Kentucky has furnished Alabama some noted men, among the number the two Baylors, both men of culture and high intellect— if not the gift of genius. In the office of W. K. Baylor, Esq., young Mudd received his first lessons in the lore of law books. Doubtless the teacher has more to do with character building than we are apt to imagine, and if he be a man of strong will and magnetism, the young under his tuition being of the plastic kind, will receive impressions which mature into habits as lasting as life. Young Mudd's opening career showed the hand of the master. If the line of Wadsworth be true, that "The child is father to the man," we are enabled by having a knowledge of the boy to infer the history of the man's whole life. We have here known the man, and by reasoning backward we have here learned the boy. He was well taught from earliest manhood. At the age of twenty-three we find him in our legislative halls, by the side of Jere Clemens, of Madison, and L. P. Walker, of Lawrence, and W. L. Yancey, of Coosa, together with a brilliant galaxy of young " solons," many of whom became, in after years, great in the forum and field — jurists, lawyers, soldiers, and literati. From this early stage, on to the close of his life, honors of one kind or other awaited him. For three terms he sat in the legislature, and by his wisdom and legal acumen was in the front rank of those who shaped the destinies of our people. Stepping from the legislative hall he took the State solicitorship, with its arduous responsibilities. From the solicitorship he stepped into the circuit judgship. From the bench, which he held through many popular elections for near thirty years with undiminished confidence, the strong arm of death only removed him. No Alabamian ever pursued more remarkable a career than Judge Mudd From earliest manhood popular and admired, till the last flickering of life's spark, he retained his hold on the affection of the masses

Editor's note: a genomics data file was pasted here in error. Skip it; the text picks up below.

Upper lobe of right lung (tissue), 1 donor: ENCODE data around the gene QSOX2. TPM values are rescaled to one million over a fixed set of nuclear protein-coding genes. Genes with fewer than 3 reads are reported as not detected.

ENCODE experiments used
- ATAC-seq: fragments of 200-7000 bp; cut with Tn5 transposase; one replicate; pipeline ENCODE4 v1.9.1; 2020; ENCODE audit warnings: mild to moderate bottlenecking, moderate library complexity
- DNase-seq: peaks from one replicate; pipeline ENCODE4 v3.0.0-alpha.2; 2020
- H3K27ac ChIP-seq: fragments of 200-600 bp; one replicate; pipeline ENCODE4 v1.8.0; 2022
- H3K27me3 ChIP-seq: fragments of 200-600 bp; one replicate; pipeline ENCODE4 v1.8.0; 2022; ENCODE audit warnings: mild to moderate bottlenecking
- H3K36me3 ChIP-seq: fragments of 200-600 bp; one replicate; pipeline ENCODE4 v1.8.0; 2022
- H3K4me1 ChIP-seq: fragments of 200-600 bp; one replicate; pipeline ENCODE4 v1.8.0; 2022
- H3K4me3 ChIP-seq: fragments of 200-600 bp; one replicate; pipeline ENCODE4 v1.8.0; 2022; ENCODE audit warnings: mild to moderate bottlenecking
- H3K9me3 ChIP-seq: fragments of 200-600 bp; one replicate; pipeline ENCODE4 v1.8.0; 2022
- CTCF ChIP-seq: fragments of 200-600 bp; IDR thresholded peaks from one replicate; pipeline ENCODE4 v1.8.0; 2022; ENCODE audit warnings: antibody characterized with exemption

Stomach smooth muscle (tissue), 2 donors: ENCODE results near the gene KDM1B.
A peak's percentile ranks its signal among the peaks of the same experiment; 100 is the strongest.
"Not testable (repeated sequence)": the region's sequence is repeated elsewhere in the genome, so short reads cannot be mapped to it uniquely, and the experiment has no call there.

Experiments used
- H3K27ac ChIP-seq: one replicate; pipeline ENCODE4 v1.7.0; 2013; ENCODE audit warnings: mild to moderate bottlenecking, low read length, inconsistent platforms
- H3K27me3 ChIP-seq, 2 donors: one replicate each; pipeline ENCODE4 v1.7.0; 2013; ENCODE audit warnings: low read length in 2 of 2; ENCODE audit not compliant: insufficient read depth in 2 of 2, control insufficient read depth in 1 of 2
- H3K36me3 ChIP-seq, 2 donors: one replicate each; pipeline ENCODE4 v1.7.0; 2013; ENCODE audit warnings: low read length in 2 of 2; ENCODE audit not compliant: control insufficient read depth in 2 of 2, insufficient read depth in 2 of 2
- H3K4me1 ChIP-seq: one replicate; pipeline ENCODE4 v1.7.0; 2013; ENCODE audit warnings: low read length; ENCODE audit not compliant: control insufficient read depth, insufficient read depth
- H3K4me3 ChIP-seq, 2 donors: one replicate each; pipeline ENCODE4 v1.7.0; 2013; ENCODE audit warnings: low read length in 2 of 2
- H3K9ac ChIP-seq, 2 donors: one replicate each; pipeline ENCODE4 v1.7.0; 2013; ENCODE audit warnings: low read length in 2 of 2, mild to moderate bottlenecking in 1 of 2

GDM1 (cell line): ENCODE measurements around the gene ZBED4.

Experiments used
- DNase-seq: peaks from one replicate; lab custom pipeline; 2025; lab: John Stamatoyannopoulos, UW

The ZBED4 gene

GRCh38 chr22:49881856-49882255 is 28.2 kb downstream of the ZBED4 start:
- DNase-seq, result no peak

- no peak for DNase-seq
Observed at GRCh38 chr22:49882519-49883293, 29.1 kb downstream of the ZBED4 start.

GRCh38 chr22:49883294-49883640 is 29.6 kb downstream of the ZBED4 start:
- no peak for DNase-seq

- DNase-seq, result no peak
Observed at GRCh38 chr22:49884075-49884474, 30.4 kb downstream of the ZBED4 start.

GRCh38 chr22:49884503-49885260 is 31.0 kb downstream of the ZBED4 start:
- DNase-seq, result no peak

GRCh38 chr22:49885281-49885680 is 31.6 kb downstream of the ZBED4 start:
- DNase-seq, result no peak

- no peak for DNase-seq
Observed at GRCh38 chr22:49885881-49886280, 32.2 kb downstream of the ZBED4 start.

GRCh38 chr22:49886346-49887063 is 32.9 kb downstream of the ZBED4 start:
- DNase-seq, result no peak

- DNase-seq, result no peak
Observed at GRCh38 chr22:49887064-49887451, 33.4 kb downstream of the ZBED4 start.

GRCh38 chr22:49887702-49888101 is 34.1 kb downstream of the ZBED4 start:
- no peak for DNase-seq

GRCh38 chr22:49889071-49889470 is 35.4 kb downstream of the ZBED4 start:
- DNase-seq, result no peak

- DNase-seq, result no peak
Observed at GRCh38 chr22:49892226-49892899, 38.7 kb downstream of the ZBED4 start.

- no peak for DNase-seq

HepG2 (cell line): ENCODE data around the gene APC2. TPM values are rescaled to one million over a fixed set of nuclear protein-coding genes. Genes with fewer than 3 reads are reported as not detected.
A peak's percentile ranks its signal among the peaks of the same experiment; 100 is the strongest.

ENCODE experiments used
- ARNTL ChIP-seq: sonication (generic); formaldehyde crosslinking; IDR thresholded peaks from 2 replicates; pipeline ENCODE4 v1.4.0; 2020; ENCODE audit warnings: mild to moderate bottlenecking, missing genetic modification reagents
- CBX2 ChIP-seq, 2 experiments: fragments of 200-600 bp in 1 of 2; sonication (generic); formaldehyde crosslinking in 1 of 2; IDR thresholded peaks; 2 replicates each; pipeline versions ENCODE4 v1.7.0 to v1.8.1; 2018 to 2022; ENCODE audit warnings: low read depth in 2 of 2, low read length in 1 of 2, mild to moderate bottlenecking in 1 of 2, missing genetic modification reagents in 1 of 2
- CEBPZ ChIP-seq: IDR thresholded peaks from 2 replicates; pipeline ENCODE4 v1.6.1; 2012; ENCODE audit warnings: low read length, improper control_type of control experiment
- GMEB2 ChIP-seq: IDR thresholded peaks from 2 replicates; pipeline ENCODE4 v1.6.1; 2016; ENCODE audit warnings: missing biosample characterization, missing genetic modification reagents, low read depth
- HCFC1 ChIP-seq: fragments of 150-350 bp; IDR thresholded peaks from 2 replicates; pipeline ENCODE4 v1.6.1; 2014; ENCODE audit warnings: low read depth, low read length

and the respect and admiration of our most distinguished citizens.
His name is now a household word in Jefferson, Walker, Marion, Blount, and other counties, where the people's differences for so long were tried before him. His memory is part of the history of these hill country people. His individuality was of so marked a character that it amounted almost to genius. So eminently practical and just were his motives that it was a habit with him to sit apparently idle, in the deepest musing for hours, analyzing the cases that were to be tried at his tribunal, researching for the bottom principle of the matter in dispute, delving down beneath the cloak of legal
technicalities and prying into the heart of it for the silent equities hidden beneath. He loved justice! A few weeks before his death he said to the writer of this sketch: "The judgship is a thorny honor. I have often been in perfect anguish when cases of great crime came before me. Night after night I have read and studied the evidence for and against the prisoner, and have always dreaded lest I might cause the destruction of an innocent person. In trials of the rights of property I have studied hard the best authorities for weeks and months, and yet when the case had come up for judgment I have found my mind and heart deeply pained and in a strle of
What is Haunting Birmingham?
The old house that use to house the annual JC’s Hunted House still stands and looking shabbier than ever. They haven’t used it for that function for a couple of years not, and thing have gotten pretty overgrown.
Minor things like that, City Stages going down for the count, public transportation looking like it’s next, the schools not feeling so good and the mayor (whom the paper tells me can’t afford a lawyer) going to trial.
Is it just me or is this city falling to pieces like the villain‘s lair at the end of a Bond movie?
commercial litigation law firms
springing power of attorney
your criminal defense specialist
female lawyers in
attorney california employment
ohio criminal defense lawyers
miami injury attorney